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Ordinance of Secession (Enrolled)

Union or Secession
  • Ordinance of Secession (Enrolled Version)
  • Ordinance of Secession (Enrolled Version)
On April 17, 1861, the Virginia Convention by a vote of 88 to 55 adopted the Ordinance of Secession.
Related documents:
  • First signed Ordinance of Secession
    Ordinance of Secession (First Signed Version)
  • Ordinance of Secession (Calligraphy)
    Ordinance of Secession (Calligraphy Version)
Related Biographies:
  • John Janney (1798–1872). Engraving in <em>Frank Leslie's Illustrated Newspaper</em>, March 23, 1861.
    John Janney
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Ordinance of Secession (Enrolled Version)

Enrolled Ordinance of Secession, adopted April 17, 1861, Virginia Convention (1861: Richmond), Records, 1861–1961, Acc. 40586, State Government Records Collection, Record Group 93, Library of Virginia.

On April 17, 1861, the Virginia Convention by a vote of 88 to 55 adopted the Ordinance of Secession. It repealed the 1788 state convention's ratification of the Constitution of the United States and the General Assembly's resolutions ratifying amendments to that Constitution. The ordinance stated that Virginia resumed all the powers that the state had granted to the federal government on the grounds that the federal government had "perverted said powers not only to the injury of the people of Virginia, but to the oppression of the Southern slaveholding States." The ordinance was ratified in a popular referendum on May 23, 1861.

The formal, legal text of the Ordinance of Secession was inscribed on parchment (as were bills enacted by the General Assembly) and signed by the convention's president. In the margin are the signatures of two of the five members of a committee that the convention appointed to verify the texts of the ordinances that the convention adopted. During the second session of the convention in June 1861, Delegates James H. Cox, of Chesterfield County, and John A. Carter, of Loudoun County, examined and certified the enrolled ordinance. Convention President John Janney then signed it to make it official.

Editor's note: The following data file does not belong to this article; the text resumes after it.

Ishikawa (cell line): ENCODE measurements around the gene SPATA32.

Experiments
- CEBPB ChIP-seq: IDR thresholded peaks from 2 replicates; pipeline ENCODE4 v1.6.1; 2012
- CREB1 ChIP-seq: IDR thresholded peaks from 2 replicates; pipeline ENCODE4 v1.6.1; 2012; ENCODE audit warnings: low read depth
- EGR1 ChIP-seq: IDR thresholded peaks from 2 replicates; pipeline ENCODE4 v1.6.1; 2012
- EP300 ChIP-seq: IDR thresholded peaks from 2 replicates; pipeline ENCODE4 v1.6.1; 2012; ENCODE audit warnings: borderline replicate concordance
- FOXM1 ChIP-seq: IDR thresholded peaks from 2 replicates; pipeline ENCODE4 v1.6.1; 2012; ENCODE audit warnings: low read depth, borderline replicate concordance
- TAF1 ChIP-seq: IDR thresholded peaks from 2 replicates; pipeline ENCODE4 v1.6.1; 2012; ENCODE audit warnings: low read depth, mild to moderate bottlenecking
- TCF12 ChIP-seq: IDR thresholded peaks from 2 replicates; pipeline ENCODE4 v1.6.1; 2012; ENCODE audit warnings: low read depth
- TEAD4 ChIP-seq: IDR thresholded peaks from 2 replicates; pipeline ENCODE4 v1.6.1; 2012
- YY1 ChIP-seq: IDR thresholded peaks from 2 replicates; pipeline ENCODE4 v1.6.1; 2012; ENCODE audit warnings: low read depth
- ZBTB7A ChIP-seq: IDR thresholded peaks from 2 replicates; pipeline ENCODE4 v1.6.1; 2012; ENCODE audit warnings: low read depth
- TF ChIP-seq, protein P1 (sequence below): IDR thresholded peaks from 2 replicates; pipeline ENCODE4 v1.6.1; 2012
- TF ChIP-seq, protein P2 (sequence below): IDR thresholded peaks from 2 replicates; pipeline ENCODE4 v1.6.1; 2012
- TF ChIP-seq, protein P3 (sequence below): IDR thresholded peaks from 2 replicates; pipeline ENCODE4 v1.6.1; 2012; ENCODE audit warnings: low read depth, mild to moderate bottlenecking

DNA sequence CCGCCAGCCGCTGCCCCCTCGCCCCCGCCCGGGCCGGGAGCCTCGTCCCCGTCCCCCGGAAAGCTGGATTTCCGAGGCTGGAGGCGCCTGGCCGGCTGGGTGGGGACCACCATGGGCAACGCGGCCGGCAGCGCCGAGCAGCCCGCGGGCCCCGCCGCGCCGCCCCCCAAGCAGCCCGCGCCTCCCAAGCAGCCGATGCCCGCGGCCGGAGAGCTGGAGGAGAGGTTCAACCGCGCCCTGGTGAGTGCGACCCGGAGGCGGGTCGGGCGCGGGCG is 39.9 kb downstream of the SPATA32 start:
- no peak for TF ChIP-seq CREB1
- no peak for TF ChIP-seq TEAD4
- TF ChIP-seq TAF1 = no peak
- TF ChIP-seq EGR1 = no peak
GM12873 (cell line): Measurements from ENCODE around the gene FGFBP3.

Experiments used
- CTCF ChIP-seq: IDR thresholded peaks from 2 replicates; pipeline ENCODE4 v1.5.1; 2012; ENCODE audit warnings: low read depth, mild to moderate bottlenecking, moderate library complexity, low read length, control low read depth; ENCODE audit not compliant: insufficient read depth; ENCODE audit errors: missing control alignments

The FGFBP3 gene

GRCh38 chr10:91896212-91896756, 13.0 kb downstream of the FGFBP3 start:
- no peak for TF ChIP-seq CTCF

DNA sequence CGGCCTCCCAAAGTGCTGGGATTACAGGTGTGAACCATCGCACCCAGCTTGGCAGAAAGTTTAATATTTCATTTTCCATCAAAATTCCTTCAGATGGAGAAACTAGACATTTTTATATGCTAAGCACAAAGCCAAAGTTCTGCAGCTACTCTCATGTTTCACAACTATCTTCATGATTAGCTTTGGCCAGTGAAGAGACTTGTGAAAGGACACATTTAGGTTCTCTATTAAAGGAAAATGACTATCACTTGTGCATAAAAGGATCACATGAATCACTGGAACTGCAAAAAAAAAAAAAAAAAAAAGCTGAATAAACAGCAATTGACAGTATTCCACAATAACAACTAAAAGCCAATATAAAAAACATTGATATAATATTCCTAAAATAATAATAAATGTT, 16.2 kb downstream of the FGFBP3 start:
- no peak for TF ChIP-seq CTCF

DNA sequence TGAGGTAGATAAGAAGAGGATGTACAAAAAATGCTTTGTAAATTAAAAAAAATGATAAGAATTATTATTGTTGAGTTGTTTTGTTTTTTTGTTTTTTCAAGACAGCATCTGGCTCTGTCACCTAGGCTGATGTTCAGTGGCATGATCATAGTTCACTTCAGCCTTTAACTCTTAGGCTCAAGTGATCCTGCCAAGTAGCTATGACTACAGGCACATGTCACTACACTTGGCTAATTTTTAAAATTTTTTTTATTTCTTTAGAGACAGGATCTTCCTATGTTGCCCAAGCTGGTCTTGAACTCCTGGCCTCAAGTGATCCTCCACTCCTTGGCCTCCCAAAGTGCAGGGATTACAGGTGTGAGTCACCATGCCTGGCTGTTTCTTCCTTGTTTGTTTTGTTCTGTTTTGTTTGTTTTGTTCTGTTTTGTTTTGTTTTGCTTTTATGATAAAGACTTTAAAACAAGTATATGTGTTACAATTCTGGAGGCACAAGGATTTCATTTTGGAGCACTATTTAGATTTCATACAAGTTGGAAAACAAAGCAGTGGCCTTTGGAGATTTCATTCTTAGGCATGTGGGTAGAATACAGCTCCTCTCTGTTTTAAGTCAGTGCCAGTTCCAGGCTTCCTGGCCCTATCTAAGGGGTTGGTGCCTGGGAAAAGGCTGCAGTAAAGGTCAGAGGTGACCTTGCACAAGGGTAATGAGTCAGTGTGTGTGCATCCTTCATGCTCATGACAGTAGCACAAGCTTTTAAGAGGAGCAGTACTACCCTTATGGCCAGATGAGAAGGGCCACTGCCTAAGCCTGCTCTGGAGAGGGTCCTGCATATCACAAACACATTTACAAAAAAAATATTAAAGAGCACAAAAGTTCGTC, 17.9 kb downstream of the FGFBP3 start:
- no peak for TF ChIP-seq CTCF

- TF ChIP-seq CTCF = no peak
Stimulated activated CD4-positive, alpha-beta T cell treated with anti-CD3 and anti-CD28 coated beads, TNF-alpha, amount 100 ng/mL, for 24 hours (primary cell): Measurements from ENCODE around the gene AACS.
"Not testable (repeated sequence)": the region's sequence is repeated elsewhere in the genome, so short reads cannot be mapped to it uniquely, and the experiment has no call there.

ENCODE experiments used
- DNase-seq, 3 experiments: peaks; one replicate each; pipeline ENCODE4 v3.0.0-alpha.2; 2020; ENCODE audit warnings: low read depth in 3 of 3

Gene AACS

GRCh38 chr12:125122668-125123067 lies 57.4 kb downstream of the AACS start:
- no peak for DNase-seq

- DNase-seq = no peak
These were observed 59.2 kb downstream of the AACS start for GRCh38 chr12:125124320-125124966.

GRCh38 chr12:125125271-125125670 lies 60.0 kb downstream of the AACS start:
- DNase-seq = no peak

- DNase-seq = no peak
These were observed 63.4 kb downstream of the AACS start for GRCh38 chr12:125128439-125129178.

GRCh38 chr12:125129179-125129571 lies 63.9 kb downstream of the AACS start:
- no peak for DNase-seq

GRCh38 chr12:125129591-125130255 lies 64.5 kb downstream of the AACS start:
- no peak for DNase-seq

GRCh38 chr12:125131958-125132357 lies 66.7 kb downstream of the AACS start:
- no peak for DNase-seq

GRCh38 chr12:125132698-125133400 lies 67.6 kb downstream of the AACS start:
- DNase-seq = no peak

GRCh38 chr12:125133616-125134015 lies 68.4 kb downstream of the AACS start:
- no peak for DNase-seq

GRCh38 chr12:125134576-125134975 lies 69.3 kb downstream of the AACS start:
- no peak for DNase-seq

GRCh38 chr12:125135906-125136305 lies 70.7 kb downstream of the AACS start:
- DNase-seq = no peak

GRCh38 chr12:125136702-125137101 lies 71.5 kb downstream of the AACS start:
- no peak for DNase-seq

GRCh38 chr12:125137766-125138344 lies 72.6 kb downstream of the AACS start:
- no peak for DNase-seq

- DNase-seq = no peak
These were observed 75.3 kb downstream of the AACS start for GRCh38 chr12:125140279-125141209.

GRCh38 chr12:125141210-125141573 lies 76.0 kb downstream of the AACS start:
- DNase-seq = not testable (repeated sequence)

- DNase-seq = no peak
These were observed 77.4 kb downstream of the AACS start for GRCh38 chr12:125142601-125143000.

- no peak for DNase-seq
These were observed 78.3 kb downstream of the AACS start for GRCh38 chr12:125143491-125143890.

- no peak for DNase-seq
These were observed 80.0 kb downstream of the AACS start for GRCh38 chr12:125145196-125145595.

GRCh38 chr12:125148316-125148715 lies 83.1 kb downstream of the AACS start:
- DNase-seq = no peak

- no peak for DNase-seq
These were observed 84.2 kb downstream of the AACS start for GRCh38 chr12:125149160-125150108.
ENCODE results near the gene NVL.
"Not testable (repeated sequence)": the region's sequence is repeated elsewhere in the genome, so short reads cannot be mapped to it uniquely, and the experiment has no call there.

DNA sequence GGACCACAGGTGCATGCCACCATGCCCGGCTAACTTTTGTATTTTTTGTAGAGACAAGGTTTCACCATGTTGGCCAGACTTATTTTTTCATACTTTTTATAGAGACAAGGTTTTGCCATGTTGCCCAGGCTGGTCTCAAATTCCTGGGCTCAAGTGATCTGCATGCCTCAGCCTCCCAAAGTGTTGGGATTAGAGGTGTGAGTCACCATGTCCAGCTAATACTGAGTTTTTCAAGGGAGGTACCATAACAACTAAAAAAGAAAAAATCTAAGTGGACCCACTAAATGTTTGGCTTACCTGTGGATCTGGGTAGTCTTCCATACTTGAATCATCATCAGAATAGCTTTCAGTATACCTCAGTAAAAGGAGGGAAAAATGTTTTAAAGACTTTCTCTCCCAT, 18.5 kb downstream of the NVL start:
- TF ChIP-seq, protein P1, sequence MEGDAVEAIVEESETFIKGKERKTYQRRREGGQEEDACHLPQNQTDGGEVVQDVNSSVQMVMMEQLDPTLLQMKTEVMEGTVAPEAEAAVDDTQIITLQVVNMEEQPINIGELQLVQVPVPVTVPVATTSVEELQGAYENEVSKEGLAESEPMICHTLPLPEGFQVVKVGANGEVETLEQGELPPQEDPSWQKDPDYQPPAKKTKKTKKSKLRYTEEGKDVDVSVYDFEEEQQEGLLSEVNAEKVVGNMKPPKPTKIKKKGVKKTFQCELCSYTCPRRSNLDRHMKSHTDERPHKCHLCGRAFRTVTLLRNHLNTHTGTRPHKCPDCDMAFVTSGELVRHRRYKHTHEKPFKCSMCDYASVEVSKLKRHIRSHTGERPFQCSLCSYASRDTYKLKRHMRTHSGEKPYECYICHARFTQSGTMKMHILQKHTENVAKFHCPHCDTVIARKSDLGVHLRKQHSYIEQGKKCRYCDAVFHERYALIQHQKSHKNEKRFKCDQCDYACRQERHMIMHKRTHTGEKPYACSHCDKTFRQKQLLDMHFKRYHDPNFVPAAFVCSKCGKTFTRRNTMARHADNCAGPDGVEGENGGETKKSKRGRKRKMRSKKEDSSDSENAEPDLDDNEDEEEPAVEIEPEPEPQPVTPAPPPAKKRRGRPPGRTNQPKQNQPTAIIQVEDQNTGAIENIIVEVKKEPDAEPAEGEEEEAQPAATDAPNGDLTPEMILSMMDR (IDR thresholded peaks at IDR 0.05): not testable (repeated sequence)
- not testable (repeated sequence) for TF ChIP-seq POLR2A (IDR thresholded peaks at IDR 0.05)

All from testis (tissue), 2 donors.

Ninety-two members of the convention signed a preliminary parchment late in April during the final days of the first session of the convention, and 142 members signed a ceremonial parchment of the ordinance during the second and third sessions in June and November 1861.

Enrolled Ordinance of Secession, adopted April 17, 1861, Virginia Convention (1861: Richmond), Records, 1861–1961, Acc. 40586, State Government Records Collection, Record Group 93, Library of Virginia.

An Ordinance
To repeal the ratification of the Constitution of the United States of America by the State of Virginia, and to resume all the rights and powers granted under said Constitution
The people of Virginia in their ratification of the Constitution of the United States of America adopted by them in Convention, on the twenty fifth day of June in the year of our Lord one thousand seven hundred and eighty eight having declared that the powers granted under the said Constitution were derived from the people of the United States and might be resumed whensoever the same should be perverted to their injury and oppression; and the Federal Government having perverted said powers not only to the injury of the people of Virginia, but to the oppression of the Southern slaveholding States.
Now, therefore, we the people of Virginia do declare and ordain that the ordinance adopted by the people of this State in Convention, on the twenty fifth day of June in the year of our Lord one thousand seven hundred and eighty eight whereby the Constitution of the United States of America was ratified; and all acts of the General Assembly of this State ratifying or adopting amendments to said Constitution are hereby repealed and abrogated; that the Union between the State of Virginia and the other States under the Constitution aforesaid is hereby dissolved and that the State of Virginia is in the full possession and exercise of all the rights of sovereignty which belong and appertain to a free and independent State. And they do further declare that said Constitution of the United States of America is no longer binding on any of the citizens of this State.
This ordinance shall take effect and be an act of this day when ratified by a majority of the votes of the people of this State cast at a poll to be taken thereon on the fourth Thursday in May next, in pursuance of a schedule hereafter to be enacted
Done in Convention in the city of Richmond on the seventeenth day of April in the year of our Lord one thousand eight hundred and sixty one and in the eighty fifth year of the Commonwealth of Virginia.
JOHN JANNEY, Prest

JAMES H. COX
JOHN A. CARTER